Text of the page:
Intel Core i7-5960X Extreme Edition Review (Haswell-E)

👤by Tim Harmer Comments 📅29-08-14
Conclusion

There's no doubting the awesome power of the high end Haswell-E, and you have no idea what a relief it is to say that. Marginal improvements across generations are fine, but nothing gets us as enthused as the sorts of huge leaps forward we see on display with the Core i7-5960X Extreme Edition. In ideal workloads a 30% improvement in performance is very much on the cards, despite the MSRP being near identical to its Ivy Bridge E predecessor. What more can you ask.

As with every high end desktop solution we still need to be mindful of just who is going to benefit from the platform, and once again it isn't gamers. Not only would your budget need to be astronomically higher than you should ever spend on a pure gaming system, PC games simply don't use multiple cores well enough to exploit the power of having eight available. Most are optimised for two, some for four, but eight is very much off their radar. Sixteen logical cores via hyperthreading? Forget about it.

That said, expand your workload and suddenly Haswell-E makes a whole lot of sense. This new CPU crunches through video editing and rendering like nothing else, greatly reducing turnaround times for edited video content. If your personal interests or professional life are in this arena, especially if render times are critical to your turnover, this CPU should be immediately on your radar.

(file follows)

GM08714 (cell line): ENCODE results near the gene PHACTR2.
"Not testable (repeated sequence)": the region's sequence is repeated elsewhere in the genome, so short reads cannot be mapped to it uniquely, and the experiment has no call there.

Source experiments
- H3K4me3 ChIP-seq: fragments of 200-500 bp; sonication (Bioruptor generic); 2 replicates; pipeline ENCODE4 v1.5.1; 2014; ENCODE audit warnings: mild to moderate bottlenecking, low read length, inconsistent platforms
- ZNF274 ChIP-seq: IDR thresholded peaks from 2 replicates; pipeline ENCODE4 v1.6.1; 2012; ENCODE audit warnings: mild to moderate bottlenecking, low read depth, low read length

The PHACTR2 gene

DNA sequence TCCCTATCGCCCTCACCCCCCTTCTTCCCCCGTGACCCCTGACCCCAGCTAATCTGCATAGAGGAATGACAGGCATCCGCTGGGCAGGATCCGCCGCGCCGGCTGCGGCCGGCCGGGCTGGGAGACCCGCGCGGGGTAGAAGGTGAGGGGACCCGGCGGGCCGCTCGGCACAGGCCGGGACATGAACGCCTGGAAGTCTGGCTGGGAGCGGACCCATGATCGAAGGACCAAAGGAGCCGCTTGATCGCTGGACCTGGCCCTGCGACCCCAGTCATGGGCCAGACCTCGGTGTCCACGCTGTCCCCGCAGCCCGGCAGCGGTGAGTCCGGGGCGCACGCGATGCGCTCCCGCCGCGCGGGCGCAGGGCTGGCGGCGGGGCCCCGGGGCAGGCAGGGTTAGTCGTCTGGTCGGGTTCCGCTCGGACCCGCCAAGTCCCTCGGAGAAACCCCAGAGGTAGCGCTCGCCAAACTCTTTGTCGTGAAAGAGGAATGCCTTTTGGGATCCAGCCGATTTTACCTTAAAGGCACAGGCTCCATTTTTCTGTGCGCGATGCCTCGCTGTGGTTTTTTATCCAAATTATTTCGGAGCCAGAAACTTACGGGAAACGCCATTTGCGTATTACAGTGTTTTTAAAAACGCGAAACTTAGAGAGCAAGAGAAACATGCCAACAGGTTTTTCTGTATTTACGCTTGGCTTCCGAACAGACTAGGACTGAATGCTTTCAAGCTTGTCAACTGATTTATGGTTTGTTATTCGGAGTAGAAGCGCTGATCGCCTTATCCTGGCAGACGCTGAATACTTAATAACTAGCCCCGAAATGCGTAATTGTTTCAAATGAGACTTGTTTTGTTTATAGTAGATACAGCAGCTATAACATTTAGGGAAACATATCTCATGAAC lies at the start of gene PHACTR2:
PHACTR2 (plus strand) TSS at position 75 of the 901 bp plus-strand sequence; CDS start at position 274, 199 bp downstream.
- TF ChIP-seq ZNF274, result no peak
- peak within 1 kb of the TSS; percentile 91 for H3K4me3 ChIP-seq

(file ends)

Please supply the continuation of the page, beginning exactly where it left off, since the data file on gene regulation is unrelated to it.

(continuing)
One question we cannot currently answer is if eight cores are fundamental to the performance leap of the i7-5960X, and how that would reflect in other members of the range. We're looking forward to putting both the i7-5930K and i7-5820K through their paces in the near future to see if they are just as big a step forward over Ivy Bridge E as a whole.

When it comes to overclocking Haswell-E shouldn't leave you wanting. Complexity is a combination of X79 and Z97... easy to learn for large gains, hard to master but rewarding for those at the truly bleeding else. Professional overclockers will likely have a field-day. With fairly conventional high-end cooling (a Corsair H105) we were able to reach 4.7GHz without trouble; water-cooled setups should be able to reach greater heights as our 85C peak temperature indicated to us that heat was an issue.

Intel's Core i7-5960X Extreme Edition is not only an out and out performance leader, it is a huge step forward over its predecessors. Suitable workloads see major performance gains thanks in part to its 8-core architecture, whilst the platform as a whole has a major feature revamp over Ivy Bridge-E configurations including Thunderbolt 2.0, next generation storage and DDR4 support. Cost is a factor, but investing in the latest Extreme Edition will give you the fastest system possible, guaranteed.

Pros

+ Major performance improvements over the previous Extreme Edition
+ Significant overclocking potential
+ Overclocking rewards for both novices and experts
+ Improved feature set through the X99 Chipset
+ Same cooler mounting system as X79
+ Absolutely the fast CPU available

Cons
- Platform Price

Tips
= Overclockers will see a benefit from premium cooling due to relatively high temperatures.




Click here for an explanation of our awards at Vortez.net.
Our thanks to MSI, Corsair and Intel for providing some of the components crucial to this review



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